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Successful Design Through Collective Intelligence: How to Get There

Julia Salameh Design Manager

Facilitating critiques for your design group is integral to creating exceptional work. Group critiques are important because we get a broader perspective on problems, use our collective experiences to address them, and build trust among our team members. At Tandem, we run a design critique weekly and protect that time, no scheduling over them. Like most design groups, we’ve tweaked our methods over time and learned what works for us, and we’re still learning.

More Brains

When addressing a problem, people often start off by seeing a situation through a narrow view. The more experienced we are with something, the more likely it is we’ve pre-determined an obvious solution. This can be defined as “functional fixedness,” a cognitive bias that limits a person to use an object in the way it is traditionally used. We fix this by bringing in people of all experience levels and professional backgrounds to the critique.

In a group setting, we can broaden our view and invite multiple biases to the discussion. We want to avoid “groupthink” where we all agree and conform to one opinion. Instead, we want to create an environment where we have strong opinions based on our individual experiences and knowledge and what we’ve learned from previous projects. Part of building trust in our team is the ability to disagree, be candid and be respectful.

Ok, so critiques are important. What are some practical ways to make the feedback we give and receive during this time useful? How do we do it?

Watch Your Language

What makes for good feedback? The language we use can be the key differentiator between helpful feedback or empty judgment. It’s important to bring curiosity to the conversation rather than judgment. Asking questions like “have you considered…” and “how might you…”help gear the conversation toward possible solutions.

It’s helpful when the presenter specifies what type of feedback they are looking for at that stage of the work. Understanding how much effort has been put in and at what level of “finished” the product is helps you frame your feedback accordingly; should we be focusing on alignment and spacing at this point or are we worried about the overall usefulness or effectiveness of the thing we are making?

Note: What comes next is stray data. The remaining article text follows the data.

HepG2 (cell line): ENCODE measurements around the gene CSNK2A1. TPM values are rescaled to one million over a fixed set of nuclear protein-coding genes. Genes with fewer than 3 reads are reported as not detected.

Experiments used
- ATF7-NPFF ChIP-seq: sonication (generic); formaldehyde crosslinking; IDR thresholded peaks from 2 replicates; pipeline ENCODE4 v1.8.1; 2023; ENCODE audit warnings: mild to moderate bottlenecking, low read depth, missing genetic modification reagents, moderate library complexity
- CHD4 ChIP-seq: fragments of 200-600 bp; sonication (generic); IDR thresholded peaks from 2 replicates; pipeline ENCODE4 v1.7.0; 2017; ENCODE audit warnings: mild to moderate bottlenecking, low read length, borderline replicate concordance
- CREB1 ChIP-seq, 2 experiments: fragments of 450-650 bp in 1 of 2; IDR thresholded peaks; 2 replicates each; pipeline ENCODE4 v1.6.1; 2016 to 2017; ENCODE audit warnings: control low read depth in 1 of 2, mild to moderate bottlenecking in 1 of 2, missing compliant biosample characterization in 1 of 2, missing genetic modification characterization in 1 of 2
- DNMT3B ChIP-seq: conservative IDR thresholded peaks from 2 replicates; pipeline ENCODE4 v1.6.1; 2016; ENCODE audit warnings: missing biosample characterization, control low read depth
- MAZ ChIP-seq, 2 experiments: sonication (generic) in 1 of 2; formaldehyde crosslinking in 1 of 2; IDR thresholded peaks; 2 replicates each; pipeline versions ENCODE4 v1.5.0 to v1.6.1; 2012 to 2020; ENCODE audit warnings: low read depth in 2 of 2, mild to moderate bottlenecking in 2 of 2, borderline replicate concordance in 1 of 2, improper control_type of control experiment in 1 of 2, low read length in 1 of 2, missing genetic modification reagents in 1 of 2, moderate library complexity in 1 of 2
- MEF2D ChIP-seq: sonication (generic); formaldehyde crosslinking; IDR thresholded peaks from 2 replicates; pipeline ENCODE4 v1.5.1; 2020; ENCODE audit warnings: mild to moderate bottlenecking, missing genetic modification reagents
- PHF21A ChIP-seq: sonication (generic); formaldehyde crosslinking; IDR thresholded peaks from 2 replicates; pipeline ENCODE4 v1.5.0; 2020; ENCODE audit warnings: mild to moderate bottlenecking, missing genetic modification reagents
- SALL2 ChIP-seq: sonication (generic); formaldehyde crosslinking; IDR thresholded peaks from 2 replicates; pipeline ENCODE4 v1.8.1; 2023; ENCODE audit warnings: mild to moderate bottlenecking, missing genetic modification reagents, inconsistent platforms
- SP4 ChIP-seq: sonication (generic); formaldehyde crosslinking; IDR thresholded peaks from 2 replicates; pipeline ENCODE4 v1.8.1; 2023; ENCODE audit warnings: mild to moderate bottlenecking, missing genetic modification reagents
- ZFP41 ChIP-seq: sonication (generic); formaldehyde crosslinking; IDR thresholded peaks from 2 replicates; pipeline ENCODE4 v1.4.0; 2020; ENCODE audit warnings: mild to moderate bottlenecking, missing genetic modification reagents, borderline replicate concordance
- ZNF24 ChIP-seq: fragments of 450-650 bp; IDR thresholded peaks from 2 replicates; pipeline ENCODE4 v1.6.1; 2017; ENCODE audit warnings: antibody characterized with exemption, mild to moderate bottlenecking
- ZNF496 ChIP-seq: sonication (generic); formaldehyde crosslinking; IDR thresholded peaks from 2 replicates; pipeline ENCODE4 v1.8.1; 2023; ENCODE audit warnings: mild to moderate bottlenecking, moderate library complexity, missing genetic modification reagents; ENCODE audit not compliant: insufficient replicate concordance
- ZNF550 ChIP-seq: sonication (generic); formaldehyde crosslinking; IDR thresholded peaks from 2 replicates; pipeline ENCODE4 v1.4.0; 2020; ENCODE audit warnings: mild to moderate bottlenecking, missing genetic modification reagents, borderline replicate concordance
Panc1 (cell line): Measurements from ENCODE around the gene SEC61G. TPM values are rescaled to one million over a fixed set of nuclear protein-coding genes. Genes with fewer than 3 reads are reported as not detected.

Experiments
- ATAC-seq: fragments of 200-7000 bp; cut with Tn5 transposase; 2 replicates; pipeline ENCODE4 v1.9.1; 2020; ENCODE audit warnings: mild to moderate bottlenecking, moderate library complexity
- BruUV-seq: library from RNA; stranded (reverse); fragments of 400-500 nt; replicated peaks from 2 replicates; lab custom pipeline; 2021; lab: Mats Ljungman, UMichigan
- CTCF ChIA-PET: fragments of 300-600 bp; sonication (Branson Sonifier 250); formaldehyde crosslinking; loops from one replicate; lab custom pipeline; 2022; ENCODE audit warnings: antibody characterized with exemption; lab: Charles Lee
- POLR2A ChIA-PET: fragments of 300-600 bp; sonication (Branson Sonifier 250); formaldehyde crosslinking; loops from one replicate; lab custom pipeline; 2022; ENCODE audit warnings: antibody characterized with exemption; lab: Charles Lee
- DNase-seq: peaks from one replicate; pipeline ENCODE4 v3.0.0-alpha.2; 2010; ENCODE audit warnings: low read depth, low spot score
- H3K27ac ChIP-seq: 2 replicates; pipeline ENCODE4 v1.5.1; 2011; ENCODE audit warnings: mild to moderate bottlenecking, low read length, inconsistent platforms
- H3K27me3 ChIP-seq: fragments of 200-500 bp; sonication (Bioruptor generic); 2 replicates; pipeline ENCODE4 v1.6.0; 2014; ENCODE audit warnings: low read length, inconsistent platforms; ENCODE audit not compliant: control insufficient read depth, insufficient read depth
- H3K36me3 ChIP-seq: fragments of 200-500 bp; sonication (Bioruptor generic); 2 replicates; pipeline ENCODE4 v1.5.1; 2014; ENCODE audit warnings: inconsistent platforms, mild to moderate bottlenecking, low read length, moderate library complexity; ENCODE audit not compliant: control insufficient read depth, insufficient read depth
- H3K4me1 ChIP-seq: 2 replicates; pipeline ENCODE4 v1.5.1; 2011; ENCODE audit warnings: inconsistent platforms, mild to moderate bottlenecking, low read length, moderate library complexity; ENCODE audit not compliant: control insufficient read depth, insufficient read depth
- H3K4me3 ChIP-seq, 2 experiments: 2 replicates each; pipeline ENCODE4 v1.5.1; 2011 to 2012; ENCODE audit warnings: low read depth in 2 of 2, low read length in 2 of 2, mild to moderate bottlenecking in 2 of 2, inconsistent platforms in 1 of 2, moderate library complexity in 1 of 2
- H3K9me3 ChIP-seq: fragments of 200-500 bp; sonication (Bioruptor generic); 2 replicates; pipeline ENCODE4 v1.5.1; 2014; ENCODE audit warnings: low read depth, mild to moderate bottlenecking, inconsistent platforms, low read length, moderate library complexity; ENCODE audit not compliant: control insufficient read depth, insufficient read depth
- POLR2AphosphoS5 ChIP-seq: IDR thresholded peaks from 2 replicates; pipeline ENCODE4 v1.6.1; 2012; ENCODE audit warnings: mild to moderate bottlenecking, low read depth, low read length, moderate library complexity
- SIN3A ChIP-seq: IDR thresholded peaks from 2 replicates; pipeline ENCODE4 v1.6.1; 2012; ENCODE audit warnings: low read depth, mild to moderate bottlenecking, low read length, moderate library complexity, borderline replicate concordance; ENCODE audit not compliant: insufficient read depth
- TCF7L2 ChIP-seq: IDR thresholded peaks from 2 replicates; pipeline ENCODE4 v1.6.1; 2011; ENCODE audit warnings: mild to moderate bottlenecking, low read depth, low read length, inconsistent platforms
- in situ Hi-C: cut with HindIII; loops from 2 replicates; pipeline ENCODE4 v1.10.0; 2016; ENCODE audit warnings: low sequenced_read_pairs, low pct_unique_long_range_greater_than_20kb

Feedback should be specific and always address the problem you’re trying to solve. “I like the purple buttons,” is not very helpful. Feedback such as “Can you explain why you chose to use a ghost button and not a fill?” helps the audience understand the intention and forces the presenter to validate their design decisions. There may be a perfectly good reason, or it may spark conversation and uncover user confusion.

If you’re validating an idea, say that. The team can ask questions to make sure they fully understand the scenarios, use cases and options presented. Often, you’re so “in the jar” your team will offer feedback you had not thought of. Their collective experiences are greater than your own. Ultimately, you are not selling the idea, you are getting feedback to make it better.  At times, you’ll want to test it in the real world before completely scrapping an idea.

The Process

It’s important to share work early and often. Think of these as mini usefulness and usability tests throughout your project. The purpose of critiques is to improve on great work. The presenter gets to verbally validate their design decisions and get feedback from the whole group. Since we invite our marketing team, developers and project managers to the discussion we get ideas from different views and perspectives.The facilitator of our critique takes notes so the presenter can focus on listening. The presenter takes those notes and implements changes to their designs. Next week, we’ll get to see the progression.

Let’s Do This

If you’re striving to create exceptional work through collective wisdom, start group critiques within your team. Some team members may feel weird about sharing unfinished work and that’s totally normal. Helping them to understand how to build trust through collaboration could help. It’s important to outline expectations so the team understands this is not criticism, it is critique.

Your team makeup is unique and you’ll learn over time what works for you. But, there are some tried and tested ways to get started. Having a presenter, a facilitator and an audience is a format most people start with. In our team, we have a snack budget. One person from the group, the facilitator, brings the snacks! This keeps it interesting and fun.

What methods have you tried? Let us know!


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